When Madonna sang 'music makes the people come together,' she didn't know how right she was. Just as Prohibition drove drinkers underground in the roaring '20s, the music industry's crackdown is making all sorts of people come together in what are basically cyberspace speakeasies.
These high-tech Cotton Clubs usually require users to be trusted or at least know someone inside. The files being traded, instead of out in the open, are encrypted— the 21st-century equivalent of hiding bathtub gin under a fake floorboard. Internet file-sharers are operating much like any society that falls under attack. And the very technologies they are using as shields have long been employed by legitimate businesses to protect their data from prying eyes and hackers.
Three years after the Recording Industry Association of America's (RIAA's) lawyers succeeded in shutting down the Napster file-trading service, the music industry's war against unauthorized digital music distribution is reaping an unintended consequence: better, easier-to-use software for exchanging data securely—and even anonymously—on the Internet.
On the file-swapping front, current favorites Kazaa, Morpheus and iMesh are more decentralized and harder to sue than Napster. They are breeding more sophisticated stepchildren just as the RIAA goes after the swappers themselves with lawsuits filed against alleged file sharers. An upcoming release of the file-sharing program Blubster, for instance, not only makes users more difficult to identify but also seamlessly encodes files before they are transferred and decodes them for the end user.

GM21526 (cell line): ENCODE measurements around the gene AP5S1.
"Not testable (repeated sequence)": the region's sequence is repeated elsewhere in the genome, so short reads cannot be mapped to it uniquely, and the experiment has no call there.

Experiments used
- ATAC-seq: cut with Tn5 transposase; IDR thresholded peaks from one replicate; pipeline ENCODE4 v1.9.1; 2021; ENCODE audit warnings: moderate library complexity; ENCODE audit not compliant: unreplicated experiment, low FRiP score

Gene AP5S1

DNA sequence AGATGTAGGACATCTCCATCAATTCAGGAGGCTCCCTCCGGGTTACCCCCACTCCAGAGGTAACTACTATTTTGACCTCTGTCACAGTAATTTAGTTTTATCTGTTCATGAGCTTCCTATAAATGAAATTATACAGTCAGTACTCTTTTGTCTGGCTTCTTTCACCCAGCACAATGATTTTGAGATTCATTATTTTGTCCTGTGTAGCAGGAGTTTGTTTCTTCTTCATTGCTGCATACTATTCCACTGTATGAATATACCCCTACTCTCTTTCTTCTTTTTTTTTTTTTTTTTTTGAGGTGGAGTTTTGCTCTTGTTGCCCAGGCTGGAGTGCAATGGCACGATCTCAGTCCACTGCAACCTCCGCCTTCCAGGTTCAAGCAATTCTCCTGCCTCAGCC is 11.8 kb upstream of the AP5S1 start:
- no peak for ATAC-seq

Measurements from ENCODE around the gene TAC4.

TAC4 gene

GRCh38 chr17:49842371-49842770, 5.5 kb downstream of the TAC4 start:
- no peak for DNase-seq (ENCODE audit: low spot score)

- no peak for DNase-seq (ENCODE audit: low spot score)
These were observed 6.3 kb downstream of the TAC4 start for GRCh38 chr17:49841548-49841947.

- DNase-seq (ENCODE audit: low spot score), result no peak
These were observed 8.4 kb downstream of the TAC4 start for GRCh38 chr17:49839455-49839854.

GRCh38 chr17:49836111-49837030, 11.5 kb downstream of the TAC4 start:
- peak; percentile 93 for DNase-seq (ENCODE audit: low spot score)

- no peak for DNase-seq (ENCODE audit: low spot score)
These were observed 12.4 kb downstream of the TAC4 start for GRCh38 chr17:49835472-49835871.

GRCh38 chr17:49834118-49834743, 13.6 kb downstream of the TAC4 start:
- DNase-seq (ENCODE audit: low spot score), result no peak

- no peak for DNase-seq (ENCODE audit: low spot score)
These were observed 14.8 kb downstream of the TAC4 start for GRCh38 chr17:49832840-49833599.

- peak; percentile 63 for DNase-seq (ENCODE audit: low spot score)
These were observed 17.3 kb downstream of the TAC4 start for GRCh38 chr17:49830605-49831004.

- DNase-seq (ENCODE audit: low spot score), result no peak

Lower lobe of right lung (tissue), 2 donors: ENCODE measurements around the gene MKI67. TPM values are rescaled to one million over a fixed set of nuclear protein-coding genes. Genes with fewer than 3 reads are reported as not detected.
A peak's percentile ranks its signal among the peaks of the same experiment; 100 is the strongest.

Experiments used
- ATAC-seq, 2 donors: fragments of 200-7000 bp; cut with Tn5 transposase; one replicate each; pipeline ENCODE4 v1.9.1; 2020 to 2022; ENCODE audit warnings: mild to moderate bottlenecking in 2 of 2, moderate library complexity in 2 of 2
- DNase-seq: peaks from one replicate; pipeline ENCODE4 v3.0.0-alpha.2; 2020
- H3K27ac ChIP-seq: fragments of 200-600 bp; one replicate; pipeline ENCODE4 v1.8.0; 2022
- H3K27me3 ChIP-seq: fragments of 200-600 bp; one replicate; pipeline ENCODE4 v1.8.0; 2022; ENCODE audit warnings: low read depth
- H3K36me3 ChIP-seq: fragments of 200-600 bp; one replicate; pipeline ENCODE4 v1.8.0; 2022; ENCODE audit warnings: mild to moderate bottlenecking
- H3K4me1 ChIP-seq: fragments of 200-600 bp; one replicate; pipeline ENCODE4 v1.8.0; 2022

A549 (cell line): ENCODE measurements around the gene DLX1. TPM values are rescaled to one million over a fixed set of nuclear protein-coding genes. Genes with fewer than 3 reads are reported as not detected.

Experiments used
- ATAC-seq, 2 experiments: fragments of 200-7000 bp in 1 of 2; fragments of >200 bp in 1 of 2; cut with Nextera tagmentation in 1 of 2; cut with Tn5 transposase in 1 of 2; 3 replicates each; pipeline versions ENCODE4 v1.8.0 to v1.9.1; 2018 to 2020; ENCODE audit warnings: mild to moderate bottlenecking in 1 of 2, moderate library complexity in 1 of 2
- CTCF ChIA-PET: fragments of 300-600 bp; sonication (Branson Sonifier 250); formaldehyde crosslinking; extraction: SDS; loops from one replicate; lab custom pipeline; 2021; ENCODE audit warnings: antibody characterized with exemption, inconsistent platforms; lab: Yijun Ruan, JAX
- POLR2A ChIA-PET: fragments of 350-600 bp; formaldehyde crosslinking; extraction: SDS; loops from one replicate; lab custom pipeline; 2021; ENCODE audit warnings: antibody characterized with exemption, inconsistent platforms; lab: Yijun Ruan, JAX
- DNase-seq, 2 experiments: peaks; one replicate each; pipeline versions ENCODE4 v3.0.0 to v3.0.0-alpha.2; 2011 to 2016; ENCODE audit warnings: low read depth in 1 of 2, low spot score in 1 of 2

Another program, called Waste, can be used to set up an encrypted instant-messaging and content-sharing network of up to 50 users. Unlike traditional instant-messaging programs, Waste messages don't pass through a central server.
Waste was pulled by America Online shortly after its release by the company's Nullsoft division, but is still circulating online. So the race is on to improve and simplify advanced security technologies. Beyond programs like Blubster and Waste, there are projects like Freenet, which has been around since 1999. Downloaded nearly 2 million times, it cannot only trade files but also exchange information and spread censored news to places like China.
Sources: Miami Herald; Associated Press.
Sites of the Month:
1. Alek Wek Online (www.alekwek.cjb.net/): The nearly six-foot-tall Sudanese model is the focus of this site. You can read a brief biography that shows that Wek's life hasn't always been a bed of roses—but the real treat lies in galleries of pictures that show how stunning she truly is.
2. Gay Millionaires Club (www.gaymillionairesclub.com/): Not to promote materialism, but this site aims to set up millionaires with those who like to, um, be with millionaires. Peruse client ads, find out what makes a millionaire (I'm going to go out on a limb and say someone with a net value of over ... a million dollars), and even apply to meet Daddy Warbucks.
3. Chicago Gay & Lesbian Professional Network (www.cpna.org/): Well, if you don't meet the millionaire of your dreams, there's always this site. Members get together 'to share information and support for gays and lesbians in the workplace.' Check out resources, events, and job postings.
4. River North Chicago Dance Company (www.rivernorthchicago.com/): Being a big fan of dance, I'd be remiss if I didn't include dance-related Web sites from time to time. Find out about workshops, upcoming performances (including Dance Chicago 2003), and the backgrounds of company members.
I'm at firstname.lastname@example.org .